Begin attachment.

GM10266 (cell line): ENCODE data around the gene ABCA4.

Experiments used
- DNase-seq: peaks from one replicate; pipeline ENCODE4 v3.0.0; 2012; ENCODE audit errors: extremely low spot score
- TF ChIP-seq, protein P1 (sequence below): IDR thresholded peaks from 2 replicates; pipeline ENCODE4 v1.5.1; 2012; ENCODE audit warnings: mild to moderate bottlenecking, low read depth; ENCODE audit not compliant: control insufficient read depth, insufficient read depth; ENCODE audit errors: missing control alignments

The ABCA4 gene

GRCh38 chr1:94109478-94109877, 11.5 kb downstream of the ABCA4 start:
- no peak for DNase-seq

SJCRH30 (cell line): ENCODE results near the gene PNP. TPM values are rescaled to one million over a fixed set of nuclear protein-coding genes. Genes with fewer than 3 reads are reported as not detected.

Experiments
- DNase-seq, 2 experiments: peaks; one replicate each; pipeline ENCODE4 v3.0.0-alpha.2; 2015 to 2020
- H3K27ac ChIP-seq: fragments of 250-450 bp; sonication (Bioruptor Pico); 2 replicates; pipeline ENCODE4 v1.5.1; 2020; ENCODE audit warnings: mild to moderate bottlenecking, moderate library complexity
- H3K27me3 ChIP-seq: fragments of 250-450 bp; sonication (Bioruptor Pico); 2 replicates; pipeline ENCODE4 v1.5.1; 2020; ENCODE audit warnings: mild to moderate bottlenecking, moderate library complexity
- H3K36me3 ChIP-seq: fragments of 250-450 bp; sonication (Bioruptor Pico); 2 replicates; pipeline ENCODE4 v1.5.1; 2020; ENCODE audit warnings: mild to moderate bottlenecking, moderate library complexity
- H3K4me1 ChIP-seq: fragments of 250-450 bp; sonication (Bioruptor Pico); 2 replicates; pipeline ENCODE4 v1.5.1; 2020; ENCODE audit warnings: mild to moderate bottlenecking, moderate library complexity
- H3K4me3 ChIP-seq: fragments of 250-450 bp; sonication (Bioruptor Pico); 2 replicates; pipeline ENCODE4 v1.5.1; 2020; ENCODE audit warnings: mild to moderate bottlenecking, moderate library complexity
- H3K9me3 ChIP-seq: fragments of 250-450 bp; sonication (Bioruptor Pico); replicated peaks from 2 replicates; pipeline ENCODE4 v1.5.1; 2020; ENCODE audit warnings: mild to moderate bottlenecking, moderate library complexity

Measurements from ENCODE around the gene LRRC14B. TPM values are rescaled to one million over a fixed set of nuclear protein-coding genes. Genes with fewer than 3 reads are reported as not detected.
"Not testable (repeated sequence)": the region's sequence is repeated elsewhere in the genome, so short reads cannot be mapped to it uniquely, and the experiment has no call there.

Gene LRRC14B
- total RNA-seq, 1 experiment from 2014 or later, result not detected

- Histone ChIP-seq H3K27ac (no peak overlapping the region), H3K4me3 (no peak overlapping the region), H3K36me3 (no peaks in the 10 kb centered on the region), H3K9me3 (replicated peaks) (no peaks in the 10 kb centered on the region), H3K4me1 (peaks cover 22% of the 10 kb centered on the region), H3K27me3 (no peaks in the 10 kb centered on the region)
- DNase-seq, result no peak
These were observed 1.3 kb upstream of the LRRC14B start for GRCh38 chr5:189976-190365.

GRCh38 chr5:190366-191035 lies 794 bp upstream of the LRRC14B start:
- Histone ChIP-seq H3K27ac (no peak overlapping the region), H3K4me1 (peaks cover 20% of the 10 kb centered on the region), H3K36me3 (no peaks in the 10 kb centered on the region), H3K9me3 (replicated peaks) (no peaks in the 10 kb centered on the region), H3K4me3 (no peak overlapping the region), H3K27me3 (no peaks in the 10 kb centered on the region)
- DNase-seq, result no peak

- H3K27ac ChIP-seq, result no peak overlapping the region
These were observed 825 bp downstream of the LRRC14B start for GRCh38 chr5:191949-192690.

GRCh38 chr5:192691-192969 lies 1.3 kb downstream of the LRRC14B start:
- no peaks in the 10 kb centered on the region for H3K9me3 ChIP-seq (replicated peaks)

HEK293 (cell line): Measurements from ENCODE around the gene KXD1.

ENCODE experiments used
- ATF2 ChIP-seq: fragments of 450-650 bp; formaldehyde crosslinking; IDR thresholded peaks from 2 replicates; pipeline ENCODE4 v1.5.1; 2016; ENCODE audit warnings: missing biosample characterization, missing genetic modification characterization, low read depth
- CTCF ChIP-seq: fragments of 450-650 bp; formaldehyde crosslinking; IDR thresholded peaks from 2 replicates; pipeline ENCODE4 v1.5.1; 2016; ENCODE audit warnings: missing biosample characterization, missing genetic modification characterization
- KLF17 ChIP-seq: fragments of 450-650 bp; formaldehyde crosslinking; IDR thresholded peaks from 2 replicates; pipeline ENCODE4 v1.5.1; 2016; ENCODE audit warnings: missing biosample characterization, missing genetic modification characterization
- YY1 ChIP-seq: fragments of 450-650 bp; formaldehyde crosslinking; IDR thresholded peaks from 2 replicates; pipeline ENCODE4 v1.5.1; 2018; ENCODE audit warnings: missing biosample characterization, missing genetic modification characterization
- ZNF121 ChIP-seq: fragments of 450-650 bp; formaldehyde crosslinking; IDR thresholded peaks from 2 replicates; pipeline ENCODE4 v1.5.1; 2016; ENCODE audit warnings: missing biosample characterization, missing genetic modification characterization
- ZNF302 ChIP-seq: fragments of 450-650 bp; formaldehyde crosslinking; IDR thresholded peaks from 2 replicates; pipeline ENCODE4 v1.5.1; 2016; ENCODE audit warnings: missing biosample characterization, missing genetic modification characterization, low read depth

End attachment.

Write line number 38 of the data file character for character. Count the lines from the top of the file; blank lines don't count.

- ZNF302 ChIP-seq: fragments of 450-650 bp; formaldehyde crosslinking; IDR thresholded peaks from 2 replicates; pipeline ENCODE4 v1.5.1; 2016; ENCODE audit warnings: missing biosample characterization, missing genetic modification characterization, low read depth